(4) Why does the author call Confucian system a purely ethical system and not a religion?
(5) Briefly argue whether you agree or disagree to Confucius’ ideal of a gentleman.
Q.4. Write a comprehensive note (250 – 300 words) on any ONE of the following:
(i) Revolution versus Evolution. (ii) Let us agree to disagree in an agree-able way.
(iii) Say not, the struggle not availth. (iv) Beneath every cloud there is always a silver lining.
(v) In democracy an ideal form of government?
Q.5.(a) Use ONLY FOUR of the following in sentences which illustrate their meaning:
(i) The milk of human kindness (ii) A rule of thumb (iii) Out and out
(iv) To wash one’s dirty linen in public (v) To pay through the nose (vi) To lose face
(b) Use ONLY FOUR of the following pairs of words in sentences which illustrate their meanings.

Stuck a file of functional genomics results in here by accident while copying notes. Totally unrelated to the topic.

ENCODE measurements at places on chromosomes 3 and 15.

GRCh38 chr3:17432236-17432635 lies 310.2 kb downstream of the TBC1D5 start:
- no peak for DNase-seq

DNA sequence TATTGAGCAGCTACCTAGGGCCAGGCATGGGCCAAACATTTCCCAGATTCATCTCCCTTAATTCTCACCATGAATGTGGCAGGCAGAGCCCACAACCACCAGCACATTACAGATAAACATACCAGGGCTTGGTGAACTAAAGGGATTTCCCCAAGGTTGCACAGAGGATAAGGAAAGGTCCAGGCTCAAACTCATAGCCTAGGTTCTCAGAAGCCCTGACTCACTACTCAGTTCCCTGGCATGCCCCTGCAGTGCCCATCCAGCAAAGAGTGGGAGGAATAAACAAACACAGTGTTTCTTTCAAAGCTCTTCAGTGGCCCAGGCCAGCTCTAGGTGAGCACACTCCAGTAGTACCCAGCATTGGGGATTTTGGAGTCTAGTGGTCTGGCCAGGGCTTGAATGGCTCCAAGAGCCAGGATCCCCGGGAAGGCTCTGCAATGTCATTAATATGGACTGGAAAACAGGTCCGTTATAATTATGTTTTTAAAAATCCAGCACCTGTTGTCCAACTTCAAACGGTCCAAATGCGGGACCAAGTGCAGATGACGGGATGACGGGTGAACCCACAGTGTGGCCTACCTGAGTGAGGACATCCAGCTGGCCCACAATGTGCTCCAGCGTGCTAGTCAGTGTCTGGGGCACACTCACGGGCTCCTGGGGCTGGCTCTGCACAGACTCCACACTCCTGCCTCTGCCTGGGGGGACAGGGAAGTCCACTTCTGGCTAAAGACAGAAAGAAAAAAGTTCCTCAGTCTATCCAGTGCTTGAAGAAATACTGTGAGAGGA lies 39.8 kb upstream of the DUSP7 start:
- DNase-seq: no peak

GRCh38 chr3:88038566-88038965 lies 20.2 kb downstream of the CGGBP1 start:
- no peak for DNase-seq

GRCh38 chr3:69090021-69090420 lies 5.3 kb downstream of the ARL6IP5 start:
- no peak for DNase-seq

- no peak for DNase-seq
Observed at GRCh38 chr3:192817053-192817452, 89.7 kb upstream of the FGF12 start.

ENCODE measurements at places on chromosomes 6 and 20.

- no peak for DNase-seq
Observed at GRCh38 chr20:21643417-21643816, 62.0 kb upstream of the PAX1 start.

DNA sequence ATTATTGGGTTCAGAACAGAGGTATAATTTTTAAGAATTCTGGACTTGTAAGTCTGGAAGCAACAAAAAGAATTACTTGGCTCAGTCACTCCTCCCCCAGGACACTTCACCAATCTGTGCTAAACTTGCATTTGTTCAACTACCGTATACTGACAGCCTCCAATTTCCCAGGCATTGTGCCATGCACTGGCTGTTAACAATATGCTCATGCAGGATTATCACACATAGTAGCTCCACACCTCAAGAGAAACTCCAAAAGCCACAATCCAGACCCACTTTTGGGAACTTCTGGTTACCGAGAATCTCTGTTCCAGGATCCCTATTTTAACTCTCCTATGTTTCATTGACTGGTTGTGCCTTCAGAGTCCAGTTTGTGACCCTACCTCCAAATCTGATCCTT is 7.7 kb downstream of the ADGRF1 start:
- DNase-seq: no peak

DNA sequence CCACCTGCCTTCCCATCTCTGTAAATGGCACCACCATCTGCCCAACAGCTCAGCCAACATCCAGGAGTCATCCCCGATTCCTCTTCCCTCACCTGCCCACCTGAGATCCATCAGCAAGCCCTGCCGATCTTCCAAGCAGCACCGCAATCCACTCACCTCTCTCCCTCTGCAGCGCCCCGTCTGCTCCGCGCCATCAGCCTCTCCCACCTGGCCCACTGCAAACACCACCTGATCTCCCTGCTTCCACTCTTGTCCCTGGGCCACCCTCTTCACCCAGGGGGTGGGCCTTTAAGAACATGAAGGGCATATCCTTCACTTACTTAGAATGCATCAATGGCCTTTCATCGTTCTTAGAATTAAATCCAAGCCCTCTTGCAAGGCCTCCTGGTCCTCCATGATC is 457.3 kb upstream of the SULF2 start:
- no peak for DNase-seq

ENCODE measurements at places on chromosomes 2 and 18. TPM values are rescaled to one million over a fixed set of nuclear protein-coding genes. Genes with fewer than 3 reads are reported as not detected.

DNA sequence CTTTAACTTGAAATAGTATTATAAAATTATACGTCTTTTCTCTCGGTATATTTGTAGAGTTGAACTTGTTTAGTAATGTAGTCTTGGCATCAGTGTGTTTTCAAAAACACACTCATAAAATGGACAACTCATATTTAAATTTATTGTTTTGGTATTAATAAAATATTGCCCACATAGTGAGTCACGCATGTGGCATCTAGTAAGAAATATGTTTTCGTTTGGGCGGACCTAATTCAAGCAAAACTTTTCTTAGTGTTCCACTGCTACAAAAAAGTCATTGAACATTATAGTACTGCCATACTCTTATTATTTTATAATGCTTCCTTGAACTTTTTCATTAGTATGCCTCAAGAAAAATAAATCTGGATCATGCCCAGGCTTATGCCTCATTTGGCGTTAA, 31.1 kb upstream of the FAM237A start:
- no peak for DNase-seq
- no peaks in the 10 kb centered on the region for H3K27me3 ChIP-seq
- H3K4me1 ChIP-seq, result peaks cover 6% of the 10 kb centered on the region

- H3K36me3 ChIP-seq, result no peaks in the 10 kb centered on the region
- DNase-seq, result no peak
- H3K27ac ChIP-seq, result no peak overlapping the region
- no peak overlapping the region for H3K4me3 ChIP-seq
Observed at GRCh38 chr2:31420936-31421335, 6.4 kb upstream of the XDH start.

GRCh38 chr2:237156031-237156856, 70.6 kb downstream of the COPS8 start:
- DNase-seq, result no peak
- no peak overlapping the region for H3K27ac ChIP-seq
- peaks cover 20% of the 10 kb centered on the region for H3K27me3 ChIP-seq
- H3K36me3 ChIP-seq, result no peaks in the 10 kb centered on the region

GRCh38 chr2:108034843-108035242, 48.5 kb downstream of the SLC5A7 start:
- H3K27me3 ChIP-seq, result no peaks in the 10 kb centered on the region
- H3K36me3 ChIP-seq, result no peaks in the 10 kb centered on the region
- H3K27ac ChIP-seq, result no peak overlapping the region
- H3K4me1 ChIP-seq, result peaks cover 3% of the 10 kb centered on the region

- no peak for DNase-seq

(i) Adjoin, Adjourn (ii) Allay, Ally (iii) Bases, Basis
(iv) Click, Clique (v) Distract, Detract (vi) Liable, Libel
Q.6. (a) Correct ONLY FIVE of the following:
(i) My boss agreed with my plan. (ii) If he was here, he would be as wise as he was during the war.
(iii) We have amusements in form of music. (iv) You get hungry for all the work you have to do.
(v) We were glad for being there. (vi) I prefer the fifth act of Shakespeare King Lear the best of all.
(vii) After finishing my lecture, the bell rang. (viii) We needed not to be afraid.
(b) Change the narration from direct to indirect or indirect to direct speech.
(i) “If I had spoken to my father as you speak to me he’d have beaten me,” he said to me.
(ii) “How far is it”? I said, “and how long will it take me to get there”?
(iii) “Do you know any body in this area or could you get a reference from your landlady”? he asked me.
(iv) She told me to look where I was going as the road was full of holes and very badly lit.
(v) He wanted to know if I was going to the concert and suggested that we should make up a party and go
(vi) He said, I must’nt mind if the first one wasn’t any good.
(vii) “What a nuisance! Now I’ll have to do it all over again”, he exclaimed.
(viii) “I must go to the dentist tomorrow”, he said. “I have an appointment”.